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  1. Free, publicly-accessible full text available March 1, 2023
  2. Intermediate-mass black holes (IMBHs) span the approximate mass range 100−10 5   M ⊙ , between black holes (BHs) that formed by stellar collapse and the supermassive BHs at the centers of galaxies. Mergers of IMBH binaries are the most energetic gravitational-wave sources accessible by the terrestrial detector network. Searches of the first two observing runs of Advanced LIGO and Advanced Virgo did not yield any significant IMBH binary signals. In the third observing run (O3), the increased network sensitivity enabled the detection of GW190521, a signal consistent with a binary merger of mass ∼150  M ⊙ providing direct evidencemore »of IMBH formation. Here, we report on a dedicated search of O3 data for further IMBH binary mergers, combining both modeled (matched filter) and model-independent search methods. We find some marginal candidates, but none are sufficiently significant to indicate detection of further IMBH mergers. We quantify the sensitivity of the individual search methods and of the combined search using a suite of IMBH binary signals obtained via numerical relativity, including the effects of spins misaligned with the binary orbital axis, and present the resulting upper limits on astrophysical merger rates. Our most stringent limit is for equal mass and aligned spin BH binary of total mass 200  M ⊙ and effective aligned spin 0.8 at 0.056 Gpc −3 yr −1 (90% confidence), a factor of 3.5 more constraining than previous LIGO-Virgo limits. We also update the estimated rate of mergers similar to GW190521 to 0.08 Gpc −3 yr −1 .« less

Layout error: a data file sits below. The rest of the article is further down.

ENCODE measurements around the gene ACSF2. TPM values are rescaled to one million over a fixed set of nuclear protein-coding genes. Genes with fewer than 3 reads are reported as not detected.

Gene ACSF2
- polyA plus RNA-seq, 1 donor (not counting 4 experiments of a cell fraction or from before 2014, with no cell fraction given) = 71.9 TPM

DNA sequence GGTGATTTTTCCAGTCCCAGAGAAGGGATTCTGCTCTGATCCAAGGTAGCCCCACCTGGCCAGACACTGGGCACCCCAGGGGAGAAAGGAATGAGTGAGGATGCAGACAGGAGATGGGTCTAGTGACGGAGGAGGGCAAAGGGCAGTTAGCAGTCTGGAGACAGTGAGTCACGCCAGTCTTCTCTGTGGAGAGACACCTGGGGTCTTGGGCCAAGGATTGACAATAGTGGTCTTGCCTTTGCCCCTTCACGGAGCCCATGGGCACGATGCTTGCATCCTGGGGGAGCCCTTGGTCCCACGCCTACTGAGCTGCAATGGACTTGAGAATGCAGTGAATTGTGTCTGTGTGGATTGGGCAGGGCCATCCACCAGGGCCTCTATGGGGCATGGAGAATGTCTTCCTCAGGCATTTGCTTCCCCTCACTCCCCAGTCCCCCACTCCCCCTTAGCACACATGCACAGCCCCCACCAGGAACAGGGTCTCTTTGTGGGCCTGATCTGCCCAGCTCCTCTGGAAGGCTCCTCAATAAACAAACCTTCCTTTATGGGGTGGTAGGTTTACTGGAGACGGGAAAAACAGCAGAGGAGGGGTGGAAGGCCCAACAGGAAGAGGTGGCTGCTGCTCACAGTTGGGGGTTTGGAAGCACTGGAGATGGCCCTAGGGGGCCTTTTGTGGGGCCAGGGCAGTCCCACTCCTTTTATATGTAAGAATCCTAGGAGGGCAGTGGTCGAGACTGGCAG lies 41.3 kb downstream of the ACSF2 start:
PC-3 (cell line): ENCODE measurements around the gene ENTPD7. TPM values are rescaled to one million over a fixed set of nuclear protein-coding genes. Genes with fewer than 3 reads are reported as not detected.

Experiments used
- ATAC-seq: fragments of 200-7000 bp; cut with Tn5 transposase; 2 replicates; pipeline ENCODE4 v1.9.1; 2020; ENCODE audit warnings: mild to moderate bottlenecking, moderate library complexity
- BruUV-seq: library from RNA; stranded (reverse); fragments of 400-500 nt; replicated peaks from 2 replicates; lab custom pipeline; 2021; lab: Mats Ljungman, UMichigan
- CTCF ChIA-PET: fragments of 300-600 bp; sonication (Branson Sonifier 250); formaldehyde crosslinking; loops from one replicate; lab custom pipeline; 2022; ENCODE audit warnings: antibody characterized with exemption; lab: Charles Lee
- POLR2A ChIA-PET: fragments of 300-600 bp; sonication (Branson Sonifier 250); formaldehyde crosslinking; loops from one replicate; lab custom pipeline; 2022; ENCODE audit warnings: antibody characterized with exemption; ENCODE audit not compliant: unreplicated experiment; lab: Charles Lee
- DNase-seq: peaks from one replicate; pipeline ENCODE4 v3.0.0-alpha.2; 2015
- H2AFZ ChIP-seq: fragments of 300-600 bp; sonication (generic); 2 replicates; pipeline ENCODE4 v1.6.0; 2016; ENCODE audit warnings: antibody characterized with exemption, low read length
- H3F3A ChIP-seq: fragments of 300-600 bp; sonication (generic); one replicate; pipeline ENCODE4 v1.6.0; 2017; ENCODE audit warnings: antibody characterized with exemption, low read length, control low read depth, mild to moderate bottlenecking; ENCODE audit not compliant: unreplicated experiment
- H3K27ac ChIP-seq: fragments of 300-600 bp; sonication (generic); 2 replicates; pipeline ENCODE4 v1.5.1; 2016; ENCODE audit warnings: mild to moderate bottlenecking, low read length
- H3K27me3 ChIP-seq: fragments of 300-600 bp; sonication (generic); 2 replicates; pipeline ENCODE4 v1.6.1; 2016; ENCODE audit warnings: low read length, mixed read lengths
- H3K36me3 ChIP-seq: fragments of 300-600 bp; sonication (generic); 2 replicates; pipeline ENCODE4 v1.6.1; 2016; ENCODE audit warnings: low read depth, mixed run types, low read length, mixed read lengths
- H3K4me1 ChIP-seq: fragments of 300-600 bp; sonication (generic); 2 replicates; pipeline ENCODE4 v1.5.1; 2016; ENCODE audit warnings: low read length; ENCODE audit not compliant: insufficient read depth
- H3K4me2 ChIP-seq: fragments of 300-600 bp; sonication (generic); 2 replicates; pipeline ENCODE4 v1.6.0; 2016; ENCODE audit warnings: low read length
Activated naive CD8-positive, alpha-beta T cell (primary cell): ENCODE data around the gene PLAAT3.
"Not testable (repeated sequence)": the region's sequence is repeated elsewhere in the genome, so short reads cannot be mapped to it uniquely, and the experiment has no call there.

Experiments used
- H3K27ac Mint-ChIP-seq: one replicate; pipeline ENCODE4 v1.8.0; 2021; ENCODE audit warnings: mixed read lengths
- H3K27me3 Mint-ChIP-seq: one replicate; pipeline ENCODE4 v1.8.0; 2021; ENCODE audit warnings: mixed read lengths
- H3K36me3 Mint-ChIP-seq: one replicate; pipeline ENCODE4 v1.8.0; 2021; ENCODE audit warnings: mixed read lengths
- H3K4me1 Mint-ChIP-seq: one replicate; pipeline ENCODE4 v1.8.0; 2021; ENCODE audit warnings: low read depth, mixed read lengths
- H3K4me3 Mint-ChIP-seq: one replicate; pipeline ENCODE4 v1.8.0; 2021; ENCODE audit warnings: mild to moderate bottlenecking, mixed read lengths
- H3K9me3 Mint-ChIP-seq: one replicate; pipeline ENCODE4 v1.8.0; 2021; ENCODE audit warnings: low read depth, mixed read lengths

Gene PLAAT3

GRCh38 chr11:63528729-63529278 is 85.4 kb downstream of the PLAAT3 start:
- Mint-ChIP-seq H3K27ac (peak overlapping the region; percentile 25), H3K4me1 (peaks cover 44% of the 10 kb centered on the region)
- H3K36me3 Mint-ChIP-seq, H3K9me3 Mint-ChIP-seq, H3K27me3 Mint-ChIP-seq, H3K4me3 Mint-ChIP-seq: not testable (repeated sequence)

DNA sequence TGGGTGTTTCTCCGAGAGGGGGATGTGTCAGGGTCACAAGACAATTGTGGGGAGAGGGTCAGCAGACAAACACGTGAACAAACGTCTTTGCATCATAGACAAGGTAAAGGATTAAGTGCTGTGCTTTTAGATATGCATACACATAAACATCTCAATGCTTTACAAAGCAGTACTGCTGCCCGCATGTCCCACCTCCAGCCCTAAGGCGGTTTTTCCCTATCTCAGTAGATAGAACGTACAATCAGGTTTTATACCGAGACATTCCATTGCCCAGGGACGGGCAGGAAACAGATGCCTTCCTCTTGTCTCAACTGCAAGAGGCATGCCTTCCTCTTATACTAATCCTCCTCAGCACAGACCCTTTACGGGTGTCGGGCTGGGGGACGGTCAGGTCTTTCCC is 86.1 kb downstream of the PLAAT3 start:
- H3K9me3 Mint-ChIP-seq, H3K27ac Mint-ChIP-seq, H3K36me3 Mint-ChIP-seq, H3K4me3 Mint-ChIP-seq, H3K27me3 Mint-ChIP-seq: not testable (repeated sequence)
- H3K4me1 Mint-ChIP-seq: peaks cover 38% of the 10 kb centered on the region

Free, publicly-accessible full text available March 1, 2023
  3. Abstract Accreting supermassive binary black holes (SMBBHs) are potential multimessenger sources because they emit both gravitational-wave and electromagnetic (EM) radiation. Past work has shown that their EM output may be periodically modulated by an asymmetric density distribution in the circumbinary disk, often called an “overdensity” or “lump;” this modulation could possibly be used to identify a source as a binary. We explore the sensitivity of the overdensity to SMBBH mass ratio and magnetic flux through the accretion disk. We find that the relative amplitude of the overdensity and its associated EM periodic signal both degrade with diminishing mass ratio, vanishingmore »altogether somewhere between 1:2 and 1:5. Greater magnetization also weakens the lump and any modulation of the light output. We develop a model to describe how lump formation results from internal stress degrading faster in the lump region than it can be rejuvenated through accretion inflow, and predicts a threshold value in specific internal stress below which lump formation should occur and which all our lump-forming simulations satisfy. Thus, detection of such a modulation would provide a constraint on both mass ratio and magnetic flux piercing the accretion flow.« less
    Free, publicly-accessible full text available November 29, 2022
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    Free, publicly-accessible full text available September 29, 2022
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